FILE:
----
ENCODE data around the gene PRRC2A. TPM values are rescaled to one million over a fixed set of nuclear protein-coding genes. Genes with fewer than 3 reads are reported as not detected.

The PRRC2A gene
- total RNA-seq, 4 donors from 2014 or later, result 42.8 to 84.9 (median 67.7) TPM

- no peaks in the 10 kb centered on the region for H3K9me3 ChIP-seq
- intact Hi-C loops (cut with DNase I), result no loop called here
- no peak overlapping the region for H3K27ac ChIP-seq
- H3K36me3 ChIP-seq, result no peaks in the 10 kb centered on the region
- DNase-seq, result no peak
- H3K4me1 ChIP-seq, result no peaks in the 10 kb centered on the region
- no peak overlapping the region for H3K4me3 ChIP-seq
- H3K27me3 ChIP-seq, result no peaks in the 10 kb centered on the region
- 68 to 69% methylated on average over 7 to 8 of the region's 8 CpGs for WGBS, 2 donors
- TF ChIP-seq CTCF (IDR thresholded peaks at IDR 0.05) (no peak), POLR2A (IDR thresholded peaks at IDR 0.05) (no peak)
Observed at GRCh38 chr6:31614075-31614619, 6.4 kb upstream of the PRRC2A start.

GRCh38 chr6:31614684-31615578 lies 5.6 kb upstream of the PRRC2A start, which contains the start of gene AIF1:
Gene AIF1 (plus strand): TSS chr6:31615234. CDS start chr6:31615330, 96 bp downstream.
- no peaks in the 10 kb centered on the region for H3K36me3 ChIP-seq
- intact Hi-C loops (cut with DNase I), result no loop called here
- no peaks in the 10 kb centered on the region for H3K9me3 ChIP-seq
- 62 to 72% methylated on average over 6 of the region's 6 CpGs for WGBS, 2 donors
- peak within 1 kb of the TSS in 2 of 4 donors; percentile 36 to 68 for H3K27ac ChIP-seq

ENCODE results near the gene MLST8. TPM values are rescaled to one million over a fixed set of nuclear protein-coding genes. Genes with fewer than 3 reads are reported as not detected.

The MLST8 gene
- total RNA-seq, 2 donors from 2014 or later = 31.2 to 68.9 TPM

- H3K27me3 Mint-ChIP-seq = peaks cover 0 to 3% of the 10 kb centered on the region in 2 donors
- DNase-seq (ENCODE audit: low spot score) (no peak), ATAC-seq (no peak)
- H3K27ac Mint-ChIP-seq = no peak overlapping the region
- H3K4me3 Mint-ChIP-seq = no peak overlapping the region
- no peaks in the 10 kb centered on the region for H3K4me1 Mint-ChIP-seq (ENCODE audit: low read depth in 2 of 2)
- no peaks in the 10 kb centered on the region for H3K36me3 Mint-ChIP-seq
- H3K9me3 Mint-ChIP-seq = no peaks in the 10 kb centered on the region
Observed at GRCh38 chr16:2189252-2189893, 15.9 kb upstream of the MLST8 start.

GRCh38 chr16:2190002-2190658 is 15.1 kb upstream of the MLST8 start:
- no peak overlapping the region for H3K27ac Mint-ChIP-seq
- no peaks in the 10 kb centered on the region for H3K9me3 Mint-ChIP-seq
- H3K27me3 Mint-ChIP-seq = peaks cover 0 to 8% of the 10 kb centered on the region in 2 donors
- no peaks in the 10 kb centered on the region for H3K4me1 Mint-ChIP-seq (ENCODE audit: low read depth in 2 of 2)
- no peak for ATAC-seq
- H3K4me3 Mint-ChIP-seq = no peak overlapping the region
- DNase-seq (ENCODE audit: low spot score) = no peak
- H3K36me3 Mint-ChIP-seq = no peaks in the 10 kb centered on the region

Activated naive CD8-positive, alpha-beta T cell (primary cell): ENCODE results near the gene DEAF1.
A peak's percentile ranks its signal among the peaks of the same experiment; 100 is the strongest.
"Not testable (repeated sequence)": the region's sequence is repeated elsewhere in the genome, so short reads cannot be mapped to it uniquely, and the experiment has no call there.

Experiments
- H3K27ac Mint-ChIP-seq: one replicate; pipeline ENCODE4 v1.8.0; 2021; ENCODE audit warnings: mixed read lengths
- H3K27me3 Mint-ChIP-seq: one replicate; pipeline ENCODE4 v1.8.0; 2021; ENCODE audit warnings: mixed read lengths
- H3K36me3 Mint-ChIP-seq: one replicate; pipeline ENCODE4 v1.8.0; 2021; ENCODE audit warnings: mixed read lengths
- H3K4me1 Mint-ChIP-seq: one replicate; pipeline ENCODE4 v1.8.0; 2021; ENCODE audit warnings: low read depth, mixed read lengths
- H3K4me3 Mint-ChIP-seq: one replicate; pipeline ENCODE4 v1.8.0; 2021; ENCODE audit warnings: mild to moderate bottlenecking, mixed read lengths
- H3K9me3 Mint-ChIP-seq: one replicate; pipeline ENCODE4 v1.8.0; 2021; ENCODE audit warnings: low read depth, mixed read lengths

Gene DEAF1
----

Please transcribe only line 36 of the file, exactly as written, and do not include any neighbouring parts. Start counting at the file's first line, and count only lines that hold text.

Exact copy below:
- H3K27me3 Mint-ChIP-seq = peaks cover 0 to 8% of the 10 kb centered on the region in 2 donors